A Sputum 6 Gene Expression Signature Predicts Inflammatory Phenotypes and Future Exacerbations of COPD
Received 10 January 2020
Accepted for publication 24 May 2020
Published 2 July 2020 Volume 2020:15 Pages 1577—1590
Checked for plagiarism Yes
Review by Single-blind
Peer reviewer comments 5
Editor who approved publication: Dr Richard Russell
Katherine J Baines,1 Netsanet A Negewo,1 Peter G Gibson,1,2 Juan-Juan Fu,3 Jodie L Simpson,1 Peter AB Wark,1,2 Michael Fricker,1 Vanessa M McDonald1,2,4
1Priority Research Centre for Healthy Lungs, Hunter Medical Research Institute, The University of Newcastle, Callaghan, NSW, Australia; 2Department of Respiratory and Sleep Medicine, John Hunter Hospital, Newcastle, NSW, Australia; 3Respiratory Group, Department of Integrated Traditional Chinese and Western Medicine, West China Hospital, Sichuan University, Chengdu, Sichuan Province, People’s Republic of China; 4School of Nursing and Midwifery, Faculty of Health and Medicine, The University of Newcastle, Callaghan, NSW, Australia
Correspondence: Katherine J Baines
Hunter Medical Research Institute, Level 2 West Wing, Locked Bag 1000, New Lambton, NSW 2305, Australia
Background: The 6 gene expression signature (6GS) predicts inflammatory phenotype, exacerbation risk, and corticosteroid responsiveness in asthma. In COPD, patterns of airway inflammation are similar, suggesting the 6GS may be useful. This study determines the diagnostic and prognostic ability of 6GS in predicting inflammatory phenotypes and exacerbation risk in COPD.
Methods: We performed 2 studies: a cross-sectional phenotype prediction study in stable COPD (total N=132; n=34 eosinophilic (E)-COPD, n=42 neutrophilic (N)-COPD, n=39 paucigranulocytic (PG)-COPD, n=17 mixed-granulocytic (MG)-COPD) that assessed 6GS ability to discriminate phenotypes (eosinophilia≥ 3%; neutrophilia≥ 61%); and a prospective cohort study (total n=54, n=8 E-COPD; n=18 N-COPD; n=20 PG-COPD; n=8 MG-COPD, n=21 exacerbation prone (≥ 2/year)) that investigated phenotype and exacerbation prediction utility. 6GS was measured by qPCR and evaluated using multiple logistic regression and area under the curve (AUC). Short-term reproducibility (intra-class correlation) and phenotyping method agreement (κ statistic) were assessed.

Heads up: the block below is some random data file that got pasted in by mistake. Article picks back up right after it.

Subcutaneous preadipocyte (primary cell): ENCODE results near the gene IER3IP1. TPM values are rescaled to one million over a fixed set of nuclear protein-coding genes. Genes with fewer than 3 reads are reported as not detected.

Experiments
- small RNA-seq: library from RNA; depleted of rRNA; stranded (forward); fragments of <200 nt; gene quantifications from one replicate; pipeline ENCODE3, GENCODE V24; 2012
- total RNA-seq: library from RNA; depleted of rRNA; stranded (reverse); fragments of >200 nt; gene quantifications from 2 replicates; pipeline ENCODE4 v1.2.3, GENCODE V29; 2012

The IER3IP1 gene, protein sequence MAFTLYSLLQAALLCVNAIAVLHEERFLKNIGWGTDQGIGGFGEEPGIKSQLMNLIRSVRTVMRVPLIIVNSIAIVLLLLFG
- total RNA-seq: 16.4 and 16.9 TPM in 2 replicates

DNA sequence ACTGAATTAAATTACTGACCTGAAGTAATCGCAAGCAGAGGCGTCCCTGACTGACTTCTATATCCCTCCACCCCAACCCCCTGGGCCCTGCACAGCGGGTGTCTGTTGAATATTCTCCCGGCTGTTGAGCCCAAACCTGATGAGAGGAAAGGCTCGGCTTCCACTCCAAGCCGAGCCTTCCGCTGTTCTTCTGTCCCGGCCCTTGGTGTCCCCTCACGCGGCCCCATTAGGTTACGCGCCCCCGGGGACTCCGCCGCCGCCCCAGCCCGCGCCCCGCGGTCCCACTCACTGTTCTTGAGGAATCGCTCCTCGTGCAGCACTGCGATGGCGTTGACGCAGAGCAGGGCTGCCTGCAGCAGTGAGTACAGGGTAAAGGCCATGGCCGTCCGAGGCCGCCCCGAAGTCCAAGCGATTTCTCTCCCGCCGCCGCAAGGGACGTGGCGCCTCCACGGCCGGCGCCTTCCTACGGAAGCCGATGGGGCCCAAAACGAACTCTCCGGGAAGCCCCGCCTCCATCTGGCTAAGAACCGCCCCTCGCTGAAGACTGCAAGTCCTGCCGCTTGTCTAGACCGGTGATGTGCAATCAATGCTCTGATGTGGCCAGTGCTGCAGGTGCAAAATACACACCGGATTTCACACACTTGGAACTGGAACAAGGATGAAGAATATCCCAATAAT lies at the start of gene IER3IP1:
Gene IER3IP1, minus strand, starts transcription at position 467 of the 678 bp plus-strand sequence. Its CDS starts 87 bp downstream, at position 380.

Results: In the phenotype prediction study, 6GS could accurately identify and discriminate patients with E-COPD from N-COPD (AUC=96.4%; p< 0.0001), PG-COPD (AUC=88.2%; p< 0.0001) or MG-COPD (AUC=86.2%; p=0.0001), as well as N-COPD from PG-COPD (AUC=83.6%; p< 0.0001) or MG-COPD (AUC=87.4%; p< 0.0001) and was reproducible. In the prospective cohort study, 6GS had substantial agreement for neutrophilic inflammation (82%, κ=0.63, p< 0.001) and moderate agreement for eosinophilic inflammation (78%, κ=0.42, p< 0.001). 6GS could significantly discriminate exacerbation prone patients (AUC=77.2%; p=0.034). Higher IL1B levels were associated with poorer lung function and increased COPD severity.
Conclusion: 6GS can significantly and reproducibly discriminate COPD inflammatory phenotypes and predict exacerbation prone patients and may become a useful molecular diagnostic tool assisting COPD management.
Keywords: COPD, airway markers, inflammation, molecular biology, eosinophil
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